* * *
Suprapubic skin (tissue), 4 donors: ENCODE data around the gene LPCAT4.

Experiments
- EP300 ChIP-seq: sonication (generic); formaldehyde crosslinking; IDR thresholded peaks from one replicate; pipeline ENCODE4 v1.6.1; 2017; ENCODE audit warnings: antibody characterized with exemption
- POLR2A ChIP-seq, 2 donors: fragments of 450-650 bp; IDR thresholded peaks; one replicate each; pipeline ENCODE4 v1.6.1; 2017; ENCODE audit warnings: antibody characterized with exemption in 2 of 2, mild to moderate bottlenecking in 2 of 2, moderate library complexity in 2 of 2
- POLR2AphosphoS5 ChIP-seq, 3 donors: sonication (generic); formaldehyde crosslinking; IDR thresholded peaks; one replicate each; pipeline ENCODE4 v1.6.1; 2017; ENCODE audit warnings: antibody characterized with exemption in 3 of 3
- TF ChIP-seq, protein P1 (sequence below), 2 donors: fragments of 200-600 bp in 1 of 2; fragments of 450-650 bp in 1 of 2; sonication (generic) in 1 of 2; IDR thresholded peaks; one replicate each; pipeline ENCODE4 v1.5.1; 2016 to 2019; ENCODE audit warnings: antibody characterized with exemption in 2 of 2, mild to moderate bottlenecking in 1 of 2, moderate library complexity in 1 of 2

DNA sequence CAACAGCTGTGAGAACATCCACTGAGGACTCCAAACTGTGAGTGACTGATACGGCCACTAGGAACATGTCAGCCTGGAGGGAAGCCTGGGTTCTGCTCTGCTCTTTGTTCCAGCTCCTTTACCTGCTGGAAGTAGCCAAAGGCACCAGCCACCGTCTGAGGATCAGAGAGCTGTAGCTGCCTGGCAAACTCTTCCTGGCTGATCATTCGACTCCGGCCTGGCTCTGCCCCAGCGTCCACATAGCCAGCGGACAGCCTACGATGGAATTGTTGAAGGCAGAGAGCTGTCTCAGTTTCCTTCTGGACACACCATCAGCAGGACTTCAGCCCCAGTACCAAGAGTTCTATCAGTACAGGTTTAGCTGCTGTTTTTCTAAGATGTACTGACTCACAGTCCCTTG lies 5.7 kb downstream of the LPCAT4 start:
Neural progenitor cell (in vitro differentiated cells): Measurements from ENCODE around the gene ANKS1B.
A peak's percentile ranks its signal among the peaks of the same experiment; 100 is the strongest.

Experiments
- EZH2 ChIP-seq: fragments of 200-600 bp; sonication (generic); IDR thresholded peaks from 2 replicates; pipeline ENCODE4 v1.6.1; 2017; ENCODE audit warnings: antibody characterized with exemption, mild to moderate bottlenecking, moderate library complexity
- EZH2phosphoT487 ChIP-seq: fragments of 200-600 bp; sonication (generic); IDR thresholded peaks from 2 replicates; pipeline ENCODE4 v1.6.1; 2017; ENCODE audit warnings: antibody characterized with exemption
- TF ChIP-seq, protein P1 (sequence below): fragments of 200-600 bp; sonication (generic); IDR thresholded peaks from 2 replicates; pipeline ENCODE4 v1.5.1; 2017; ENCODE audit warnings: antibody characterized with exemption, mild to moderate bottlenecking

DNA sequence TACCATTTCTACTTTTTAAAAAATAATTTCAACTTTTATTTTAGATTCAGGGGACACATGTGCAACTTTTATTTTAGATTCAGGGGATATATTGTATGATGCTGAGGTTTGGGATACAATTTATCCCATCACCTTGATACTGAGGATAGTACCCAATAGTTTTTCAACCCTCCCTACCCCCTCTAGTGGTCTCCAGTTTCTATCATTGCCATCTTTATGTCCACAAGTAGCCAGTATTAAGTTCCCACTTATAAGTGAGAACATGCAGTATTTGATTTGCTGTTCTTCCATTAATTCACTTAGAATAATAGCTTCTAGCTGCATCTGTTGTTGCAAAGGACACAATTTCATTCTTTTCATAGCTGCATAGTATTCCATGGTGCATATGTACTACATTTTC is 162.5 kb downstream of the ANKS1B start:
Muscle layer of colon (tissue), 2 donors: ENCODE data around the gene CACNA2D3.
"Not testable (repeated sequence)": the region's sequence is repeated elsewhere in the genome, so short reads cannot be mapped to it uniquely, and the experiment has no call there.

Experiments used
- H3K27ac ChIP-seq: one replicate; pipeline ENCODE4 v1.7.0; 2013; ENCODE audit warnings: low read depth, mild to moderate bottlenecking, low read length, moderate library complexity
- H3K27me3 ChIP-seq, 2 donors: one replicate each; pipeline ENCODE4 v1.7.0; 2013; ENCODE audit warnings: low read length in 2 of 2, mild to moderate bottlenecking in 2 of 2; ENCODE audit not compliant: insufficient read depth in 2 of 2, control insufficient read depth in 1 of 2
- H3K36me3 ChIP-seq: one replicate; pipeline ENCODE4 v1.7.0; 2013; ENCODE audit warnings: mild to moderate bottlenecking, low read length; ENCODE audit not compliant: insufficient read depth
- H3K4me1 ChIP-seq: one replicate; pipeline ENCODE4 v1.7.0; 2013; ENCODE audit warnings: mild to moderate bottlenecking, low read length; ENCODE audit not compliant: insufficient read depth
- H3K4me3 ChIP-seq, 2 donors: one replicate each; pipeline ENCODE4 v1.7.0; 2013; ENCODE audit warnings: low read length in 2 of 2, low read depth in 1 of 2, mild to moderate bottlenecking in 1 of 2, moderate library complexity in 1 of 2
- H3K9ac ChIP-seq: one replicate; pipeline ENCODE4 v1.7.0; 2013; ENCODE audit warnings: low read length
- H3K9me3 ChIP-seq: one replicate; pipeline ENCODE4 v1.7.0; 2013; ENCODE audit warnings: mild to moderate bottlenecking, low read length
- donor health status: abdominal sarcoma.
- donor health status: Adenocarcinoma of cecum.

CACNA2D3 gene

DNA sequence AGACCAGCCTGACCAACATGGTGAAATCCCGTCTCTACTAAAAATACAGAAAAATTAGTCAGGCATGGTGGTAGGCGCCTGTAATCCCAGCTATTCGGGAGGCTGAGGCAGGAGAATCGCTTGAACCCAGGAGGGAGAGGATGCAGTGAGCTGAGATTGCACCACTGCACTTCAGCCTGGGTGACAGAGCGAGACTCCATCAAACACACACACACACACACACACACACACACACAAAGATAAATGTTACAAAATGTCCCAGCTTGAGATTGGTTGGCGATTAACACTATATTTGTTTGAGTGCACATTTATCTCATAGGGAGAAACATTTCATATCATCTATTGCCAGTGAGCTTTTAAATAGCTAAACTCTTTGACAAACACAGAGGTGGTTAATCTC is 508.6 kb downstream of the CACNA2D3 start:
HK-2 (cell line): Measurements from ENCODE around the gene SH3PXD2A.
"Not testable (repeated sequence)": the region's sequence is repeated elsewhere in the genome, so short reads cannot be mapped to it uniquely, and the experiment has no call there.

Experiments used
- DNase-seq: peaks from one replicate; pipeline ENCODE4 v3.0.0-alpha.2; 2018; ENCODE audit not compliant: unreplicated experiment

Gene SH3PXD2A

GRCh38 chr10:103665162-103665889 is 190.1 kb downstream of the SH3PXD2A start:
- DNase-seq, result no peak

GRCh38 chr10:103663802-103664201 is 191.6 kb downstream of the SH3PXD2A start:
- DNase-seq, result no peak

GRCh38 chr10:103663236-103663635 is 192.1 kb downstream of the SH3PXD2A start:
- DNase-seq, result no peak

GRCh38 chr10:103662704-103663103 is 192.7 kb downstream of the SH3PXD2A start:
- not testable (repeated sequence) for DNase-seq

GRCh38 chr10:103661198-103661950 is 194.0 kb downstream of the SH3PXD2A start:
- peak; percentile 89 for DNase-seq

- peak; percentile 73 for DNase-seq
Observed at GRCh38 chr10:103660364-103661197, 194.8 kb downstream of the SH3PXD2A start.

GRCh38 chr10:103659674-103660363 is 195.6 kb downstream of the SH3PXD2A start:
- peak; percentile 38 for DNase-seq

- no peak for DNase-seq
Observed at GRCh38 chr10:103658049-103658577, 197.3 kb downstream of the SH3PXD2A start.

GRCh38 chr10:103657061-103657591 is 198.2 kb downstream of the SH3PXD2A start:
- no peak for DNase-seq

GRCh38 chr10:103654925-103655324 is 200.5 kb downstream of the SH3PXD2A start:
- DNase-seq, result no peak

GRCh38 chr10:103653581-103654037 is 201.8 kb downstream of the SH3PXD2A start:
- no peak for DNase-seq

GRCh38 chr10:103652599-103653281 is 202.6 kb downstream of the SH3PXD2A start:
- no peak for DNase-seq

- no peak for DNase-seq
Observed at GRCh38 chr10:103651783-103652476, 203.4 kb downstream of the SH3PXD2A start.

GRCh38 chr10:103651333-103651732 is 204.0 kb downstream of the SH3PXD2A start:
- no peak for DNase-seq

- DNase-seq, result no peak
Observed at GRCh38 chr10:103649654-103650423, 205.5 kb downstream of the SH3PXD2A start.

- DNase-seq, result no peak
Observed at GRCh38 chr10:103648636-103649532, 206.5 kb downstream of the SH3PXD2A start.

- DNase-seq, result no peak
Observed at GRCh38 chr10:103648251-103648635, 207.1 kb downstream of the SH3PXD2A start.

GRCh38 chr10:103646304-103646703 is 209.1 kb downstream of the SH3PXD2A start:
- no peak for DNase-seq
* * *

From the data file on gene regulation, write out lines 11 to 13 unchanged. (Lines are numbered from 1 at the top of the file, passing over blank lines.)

- EZH2 ChIP-seq: fragments of 200-600 bp; sonication (generic); IDR thresholded peaks from 2 replicates; pipeline ENCODE4 v1.6.1; 2017; ENCODE audit warnings: antibody characterized with exemption, mild to moderate bottlenecking, moderate library complexity
- EZH2phosphoT487 ChIP-seq: fragments of 200-600 bp; sonication (generic); IDR thresholded peaks from 2 replicates; pipeline ENCODE4 v1.6.1; 2017; ENCODE audit warnings: antibody characterized with exemption
- TF ChIP-seq, protein P1 (sequence below): fragments of 200-600 bp; sonication (generic); IDR thresholded peaks from 2 replicates; pipeline ENCODE4 v1.5.1; 2017; ENCODE audit warnings: antibody characterized with exemption, mild to moderate bottlenecking